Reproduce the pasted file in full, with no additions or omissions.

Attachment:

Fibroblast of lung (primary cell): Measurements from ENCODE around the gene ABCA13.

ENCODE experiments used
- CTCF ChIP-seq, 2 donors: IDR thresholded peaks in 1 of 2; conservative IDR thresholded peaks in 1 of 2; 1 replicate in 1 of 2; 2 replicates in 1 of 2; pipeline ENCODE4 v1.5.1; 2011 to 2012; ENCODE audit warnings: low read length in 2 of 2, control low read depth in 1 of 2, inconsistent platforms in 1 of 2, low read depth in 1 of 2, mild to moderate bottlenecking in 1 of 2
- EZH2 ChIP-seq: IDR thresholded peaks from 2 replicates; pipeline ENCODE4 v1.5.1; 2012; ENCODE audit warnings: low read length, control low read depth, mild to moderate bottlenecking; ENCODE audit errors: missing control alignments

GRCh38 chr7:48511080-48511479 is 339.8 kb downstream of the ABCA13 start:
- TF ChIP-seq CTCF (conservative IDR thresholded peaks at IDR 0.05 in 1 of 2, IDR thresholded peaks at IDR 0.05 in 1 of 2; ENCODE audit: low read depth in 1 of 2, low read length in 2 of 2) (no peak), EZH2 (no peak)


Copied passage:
Fibroblast of lung (primary cell): Measurements from ENCODE around the gene ABCA13.

ENCODE experiments used
- CTCF ChIP-seq, 2 donors: IDR thresholded peaks in 1 of 2; conservative IDR thresholded peaks in 1 of 2; 1 replicate in 1 of 2; 2 replicates in 1 of 2; pipeline ENCODE4 v1.5.1; 2011 to 2012; ENCODE audit warnings: low read length in 2 of 2, control low read depth in 1 of 2, inconsistent platforms in 1 of 2, low read depth in 1 of 2, mild to moderate bottlenecking in 1 of 2
- EZH2 ChIP-seq: IDR thresholded peaks from 2 replicates; pipeline ENCODE4 v1.5.1; 2012; ENCODE audit warnings: low read length, control low read depth, mild to moderate bottlenecking; ENCODE audit errors: missing control alignments

GRCh38 chr7:48511080-48511479 is 339.8 kb downstream of the ABCA13 start:
- TF ChIP-seq CTCF (conservative IDR thresholded peaks at IDR 0.05 in 1 of 2, IDR thresholded peaks at IDR 0.05 in 1 of 2; ENCODE audit: low read depth in 1 of 2, low read length in 2 of 2) (no peak), EZH2 (no peak)